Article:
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Re: Definition of Capacitance

Quoting Richard Tarara <rbtarara@SPRYNET.COM>:

I'm for keeping thing the way they are because of the conceptual nature of
the labels. Capacitance is the capacity to store charge--bigger
capacitance, bigger capacity.

I agree ... that's the core of why capacitance and inductance
are defined the way they are. They are the fundamental extensive
quantities. To say it more quantitatively:
-- If you take a capacitor and double all the dimensions (X, Y, and Z)
you get twice the capacitance.
-- If you take an inductor and double all the dimensions (X, Y, and Z)
you get twice the inductance.

This is the *physics* argument, and it wins over all the electronics
arguments that might tempt you to use (C, G, 1/L) or (1/C, R, L).
This is a clearer version of the point I tried to make yesterday
with the coax example.

Again: If you just look at things with units of resistance or
conductance, you might think that C goes with 1/L and vice versa.
But there is more to life than impedance. Look at the symmetry
in the following energy expressions:
E = .5 Phi^2 / L
E = .5 Q^2 / C

Those are the most relevant physics expressions, far more fundamental
than anything involving voltage and/or current, because the flux (Phi)
is dynamically conjugate to the charge (Q). The importance of this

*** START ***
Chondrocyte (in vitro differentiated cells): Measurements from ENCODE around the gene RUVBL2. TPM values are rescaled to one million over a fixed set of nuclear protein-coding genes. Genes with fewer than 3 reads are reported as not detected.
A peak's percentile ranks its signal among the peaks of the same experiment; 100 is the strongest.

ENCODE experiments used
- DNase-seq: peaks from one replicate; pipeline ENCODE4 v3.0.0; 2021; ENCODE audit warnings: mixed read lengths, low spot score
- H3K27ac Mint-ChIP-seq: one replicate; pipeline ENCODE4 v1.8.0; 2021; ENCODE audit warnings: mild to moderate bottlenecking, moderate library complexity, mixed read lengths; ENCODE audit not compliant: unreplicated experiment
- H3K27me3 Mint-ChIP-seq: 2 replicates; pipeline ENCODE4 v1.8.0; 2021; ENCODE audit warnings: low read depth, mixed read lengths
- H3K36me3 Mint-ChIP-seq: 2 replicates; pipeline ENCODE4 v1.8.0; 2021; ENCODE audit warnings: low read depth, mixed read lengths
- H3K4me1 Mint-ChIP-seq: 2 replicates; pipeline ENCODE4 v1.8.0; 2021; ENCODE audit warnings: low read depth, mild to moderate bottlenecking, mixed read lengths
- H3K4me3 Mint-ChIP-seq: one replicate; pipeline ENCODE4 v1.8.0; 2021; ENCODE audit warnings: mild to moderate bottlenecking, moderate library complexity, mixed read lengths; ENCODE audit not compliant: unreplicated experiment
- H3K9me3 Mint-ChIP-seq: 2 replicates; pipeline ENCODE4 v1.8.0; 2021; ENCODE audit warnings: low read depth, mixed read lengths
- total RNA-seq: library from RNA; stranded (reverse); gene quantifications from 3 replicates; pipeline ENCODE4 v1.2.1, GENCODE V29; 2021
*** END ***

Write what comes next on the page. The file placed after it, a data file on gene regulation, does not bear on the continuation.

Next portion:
will be thrust upon you if you ever try to do the classical mechanics
(or the quantum mechanics) of an electric circuit. (Hint: start with
the LC harmonic oscillator.)

Quoting "Folkerts, Timothy" <FolkertsT@BARTONCCC.EDU>:

Secondly ... coax has a certain inductance per unit length
and a certain capacitance per unit length.

But this could also be a source of confusion. As a coax wire gets longer,
the inductive reactance increases, but the capacitive reactance decrease.

Really? That's news to me. All the coax cables I've ever used
have a characteristic impedance that is
-- independent of frequency, and
-- non-reactive.
Specifically, Z = sqrt(L0 / C0) where L0 is the inductance per unit
length and C0 is the capacitance per unit length.

Typical laboratory cables have Z = 50 ohms and have BNC connectors
on the end. Typical home video cables have Z = 75 ohms and have
F connectors on the end.

Thirdly, consider the analogy between an LC circuit and
a mass on a spring. ...

The way I've usually seen it is
L d2i/dt2 + R di/dt + (1/C) i = f(t)
L -> mass
R -> drag
1/C -> spring constant

Let's call that the "series" version.

That form of equation would be improved by writing Q instead
of i as the key variable.
Q -> position
Then all the terms have dimensions of voltage. (You can take the
voltage equation and differentiate both sides w.r.t time, but it's
not an improvement.)

In any case, wider experience and/or deeper thought should convince
you that there is no scientific basis for preferring the series
version over the parallel version, to wit:
C -> mass
G -> drag
1/L -> spring constant
Phi -> position

If you have never worked out this version, now would be a good
time. It'll give you some perspective on what's fundamental
and what's not.

Once again, using C' = 1/C seems pretty logical and consistent.

Only if you ignore half the data, or more. For every electronic
argument in favor of 1/C, there is a mirror-image electronic
argument in favor of C ... unless you are going to argue that
series circuits are somehow normal and parallel circuits are
somehow abnormal. Are we going to have another holy war between
the little-endians and the big-endians?

The physics argument points pretty strongly to L and C as the
extensive variables.